Greetings from Almaty, Kazakhstan! Although I'm
currently engaged in work outside the realm of
transportation, someone may wish to undertake a study
of the metro here at some time in the future. The
construction of the (as-yet inoperative) metro here
was begun before the collapse of the Soviet Union and
was frozen due to lack of funding. It seems that
there is a renewed interest in completing the project,
and hopefully the project will be completed in the
not-so-distant future. In the meantime, the air
quality in the city leaves much to be desired as the
number of private vehicles skyrockets. Fortunately,
the nearby Tian-Shan mountains have plenty of fresh
air and provide a much-needed refuge for the city
Best wishes to all,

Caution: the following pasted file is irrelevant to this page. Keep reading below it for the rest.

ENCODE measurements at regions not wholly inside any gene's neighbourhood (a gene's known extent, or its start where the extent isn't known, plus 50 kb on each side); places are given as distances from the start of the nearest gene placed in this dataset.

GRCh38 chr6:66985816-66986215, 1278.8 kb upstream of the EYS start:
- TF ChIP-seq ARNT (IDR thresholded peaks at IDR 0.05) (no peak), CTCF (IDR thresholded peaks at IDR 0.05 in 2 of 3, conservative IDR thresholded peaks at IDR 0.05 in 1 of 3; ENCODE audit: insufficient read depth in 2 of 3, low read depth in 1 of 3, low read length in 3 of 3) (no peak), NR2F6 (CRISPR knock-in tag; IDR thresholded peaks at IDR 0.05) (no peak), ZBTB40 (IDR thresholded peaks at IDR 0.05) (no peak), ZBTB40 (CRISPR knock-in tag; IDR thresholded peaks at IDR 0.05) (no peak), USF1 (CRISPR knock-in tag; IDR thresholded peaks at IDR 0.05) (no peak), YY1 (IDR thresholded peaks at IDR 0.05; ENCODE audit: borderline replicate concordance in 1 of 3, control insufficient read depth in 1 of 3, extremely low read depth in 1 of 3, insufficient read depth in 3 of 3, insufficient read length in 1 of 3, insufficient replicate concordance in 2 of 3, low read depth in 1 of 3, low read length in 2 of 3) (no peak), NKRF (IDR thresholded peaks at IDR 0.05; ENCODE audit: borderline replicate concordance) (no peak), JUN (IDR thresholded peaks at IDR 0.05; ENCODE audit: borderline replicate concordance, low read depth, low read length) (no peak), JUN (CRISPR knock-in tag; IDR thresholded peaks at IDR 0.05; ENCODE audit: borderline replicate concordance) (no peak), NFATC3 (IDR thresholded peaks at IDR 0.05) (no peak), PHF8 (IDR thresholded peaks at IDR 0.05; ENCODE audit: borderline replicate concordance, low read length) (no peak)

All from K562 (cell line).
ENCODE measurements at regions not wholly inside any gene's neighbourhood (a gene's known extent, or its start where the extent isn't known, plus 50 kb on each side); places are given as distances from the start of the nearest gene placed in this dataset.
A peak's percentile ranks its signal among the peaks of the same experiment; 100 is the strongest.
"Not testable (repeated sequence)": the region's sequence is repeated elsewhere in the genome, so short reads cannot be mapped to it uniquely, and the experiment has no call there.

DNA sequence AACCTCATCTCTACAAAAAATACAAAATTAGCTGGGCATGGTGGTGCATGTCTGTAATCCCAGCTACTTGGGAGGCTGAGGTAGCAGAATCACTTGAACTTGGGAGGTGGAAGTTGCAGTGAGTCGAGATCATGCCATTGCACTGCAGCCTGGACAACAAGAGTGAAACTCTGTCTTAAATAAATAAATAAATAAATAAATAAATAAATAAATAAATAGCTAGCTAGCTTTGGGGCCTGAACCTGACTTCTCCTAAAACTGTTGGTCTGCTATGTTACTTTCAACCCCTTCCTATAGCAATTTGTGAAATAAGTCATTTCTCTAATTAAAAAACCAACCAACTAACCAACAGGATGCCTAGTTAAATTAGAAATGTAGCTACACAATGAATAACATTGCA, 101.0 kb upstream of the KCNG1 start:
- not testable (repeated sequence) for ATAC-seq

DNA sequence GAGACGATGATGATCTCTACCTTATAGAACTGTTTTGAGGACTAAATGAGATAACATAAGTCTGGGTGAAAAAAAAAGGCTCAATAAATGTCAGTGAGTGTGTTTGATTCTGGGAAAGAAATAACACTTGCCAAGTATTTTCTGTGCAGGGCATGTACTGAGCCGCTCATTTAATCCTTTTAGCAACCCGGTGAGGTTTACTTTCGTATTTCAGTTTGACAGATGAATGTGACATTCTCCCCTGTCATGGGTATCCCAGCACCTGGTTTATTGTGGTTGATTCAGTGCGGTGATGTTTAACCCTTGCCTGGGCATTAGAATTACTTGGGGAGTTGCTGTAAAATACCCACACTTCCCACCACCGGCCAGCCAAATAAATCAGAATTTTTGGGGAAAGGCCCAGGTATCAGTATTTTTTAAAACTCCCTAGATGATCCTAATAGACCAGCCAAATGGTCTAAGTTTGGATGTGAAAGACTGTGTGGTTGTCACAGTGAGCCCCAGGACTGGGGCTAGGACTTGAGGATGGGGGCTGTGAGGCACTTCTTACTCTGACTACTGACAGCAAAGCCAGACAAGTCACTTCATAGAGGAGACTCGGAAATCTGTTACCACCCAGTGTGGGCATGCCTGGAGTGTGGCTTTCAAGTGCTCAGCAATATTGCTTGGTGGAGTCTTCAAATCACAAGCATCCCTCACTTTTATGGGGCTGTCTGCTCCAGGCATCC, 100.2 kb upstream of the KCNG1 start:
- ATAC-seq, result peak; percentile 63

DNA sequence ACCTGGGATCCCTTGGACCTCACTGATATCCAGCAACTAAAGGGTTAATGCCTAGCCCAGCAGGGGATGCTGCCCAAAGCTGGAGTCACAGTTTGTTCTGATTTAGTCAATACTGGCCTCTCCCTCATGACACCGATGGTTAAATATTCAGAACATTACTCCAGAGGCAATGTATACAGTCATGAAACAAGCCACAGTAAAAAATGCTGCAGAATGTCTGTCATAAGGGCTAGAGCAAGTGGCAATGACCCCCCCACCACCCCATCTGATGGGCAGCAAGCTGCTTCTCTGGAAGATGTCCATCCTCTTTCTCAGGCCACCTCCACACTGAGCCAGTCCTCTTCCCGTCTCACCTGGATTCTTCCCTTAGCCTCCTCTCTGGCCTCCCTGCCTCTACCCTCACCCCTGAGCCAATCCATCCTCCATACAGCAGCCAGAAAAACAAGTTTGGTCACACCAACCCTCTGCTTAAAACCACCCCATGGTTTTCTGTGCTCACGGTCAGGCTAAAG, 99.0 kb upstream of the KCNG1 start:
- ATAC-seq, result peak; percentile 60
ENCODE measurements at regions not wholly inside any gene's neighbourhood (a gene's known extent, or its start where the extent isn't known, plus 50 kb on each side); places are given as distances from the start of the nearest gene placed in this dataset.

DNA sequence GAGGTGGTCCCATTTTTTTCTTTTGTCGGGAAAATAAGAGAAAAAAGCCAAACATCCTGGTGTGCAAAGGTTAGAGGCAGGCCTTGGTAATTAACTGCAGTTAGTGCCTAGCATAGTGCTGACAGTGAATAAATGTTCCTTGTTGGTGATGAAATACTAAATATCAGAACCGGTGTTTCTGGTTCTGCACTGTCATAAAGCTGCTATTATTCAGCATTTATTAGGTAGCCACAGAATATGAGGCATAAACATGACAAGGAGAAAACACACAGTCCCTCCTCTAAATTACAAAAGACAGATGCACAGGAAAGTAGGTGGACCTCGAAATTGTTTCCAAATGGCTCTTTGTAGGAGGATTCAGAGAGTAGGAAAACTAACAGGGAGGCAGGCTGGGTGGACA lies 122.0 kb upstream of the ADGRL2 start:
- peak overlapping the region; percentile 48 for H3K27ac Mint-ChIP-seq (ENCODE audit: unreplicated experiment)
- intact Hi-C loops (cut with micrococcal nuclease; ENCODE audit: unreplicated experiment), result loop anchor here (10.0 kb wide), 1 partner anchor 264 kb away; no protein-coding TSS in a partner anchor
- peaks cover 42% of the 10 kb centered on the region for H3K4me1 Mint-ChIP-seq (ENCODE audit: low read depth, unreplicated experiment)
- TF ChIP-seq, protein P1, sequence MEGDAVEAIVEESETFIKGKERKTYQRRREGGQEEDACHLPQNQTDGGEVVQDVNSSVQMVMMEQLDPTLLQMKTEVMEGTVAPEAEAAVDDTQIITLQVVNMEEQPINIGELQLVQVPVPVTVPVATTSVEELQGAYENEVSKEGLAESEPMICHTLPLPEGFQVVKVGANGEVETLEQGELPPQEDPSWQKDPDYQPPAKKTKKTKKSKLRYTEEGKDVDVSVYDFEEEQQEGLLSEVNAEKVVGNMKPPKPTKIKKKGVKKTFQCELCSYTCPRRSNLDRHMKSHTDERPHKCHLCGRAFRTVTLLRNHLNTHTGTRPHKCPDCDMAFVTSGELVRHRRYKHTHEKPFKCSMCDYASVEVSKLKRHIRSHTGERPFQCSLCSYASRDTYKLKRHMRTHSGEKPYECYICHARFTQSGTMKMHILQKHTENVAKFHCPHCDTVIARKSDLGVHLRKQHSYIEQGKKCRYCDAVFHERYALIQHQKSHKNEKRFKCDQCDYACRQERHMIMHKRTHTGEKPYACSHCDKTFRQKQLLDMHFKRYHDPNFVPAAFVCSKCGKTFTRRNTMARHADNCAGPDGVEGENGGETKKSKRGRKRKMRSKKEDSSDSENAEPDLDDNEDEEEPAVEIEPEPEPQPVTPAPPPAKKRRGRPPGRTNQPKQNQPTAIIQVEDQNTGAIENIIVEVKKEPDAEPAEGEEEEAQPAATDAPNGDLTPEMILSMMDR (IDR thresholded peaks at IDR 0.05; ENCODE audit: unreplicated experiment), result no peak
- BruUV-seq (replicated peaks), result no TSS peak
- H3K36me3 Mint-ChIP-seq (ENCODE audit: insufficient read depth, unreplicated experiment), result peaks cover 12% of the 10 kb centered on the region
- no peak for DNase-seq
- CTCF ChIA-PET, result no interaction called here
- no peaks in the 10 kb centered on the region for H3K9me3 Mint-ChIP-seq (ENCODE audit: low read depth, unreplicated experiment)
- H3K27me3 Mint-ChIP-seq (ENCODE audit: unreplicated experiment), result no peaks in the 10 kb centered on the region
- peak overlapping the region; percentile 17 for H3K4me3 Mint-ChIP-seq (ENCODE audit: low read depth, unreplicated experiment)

--- Eric Britton <eric.britton@...
> In speaking with Oscar Diaz today about the latest
> TransMilenio ridership
> results in Bogota, he mentioned that they are now
> carrying on onto something
> on the order of 600k people a day on 38 kms of
> busway. Hmm.
> Now suppose they had instead decided two years back
> to build a metro. Where
> would they be today? How much would they have
> spent? How many passengers
> would they have already transported? What positive
> impact on the env would
> that choice have had on the city.
> Which brings up a suggested little project for
> anyone who has the wit, time
> and desire to give this a whack. Namely, the
> construction of a "time line"
> and a series of order of magnitude benchmarks which
> would compare say their
> TransMilenio project with a recently completed metro
> in a Third World city.
> Year by year comparisons of what happens and what
> impacts are achieved. And
> $ by $. This could be very trenchant and useful
Argonne National Laboratory
Nonproliferation Graduate Program Representative
Nuclear Technology Safety Center (Almaty, Kazakhstan)
Office/Fax: 7(3272) 646803
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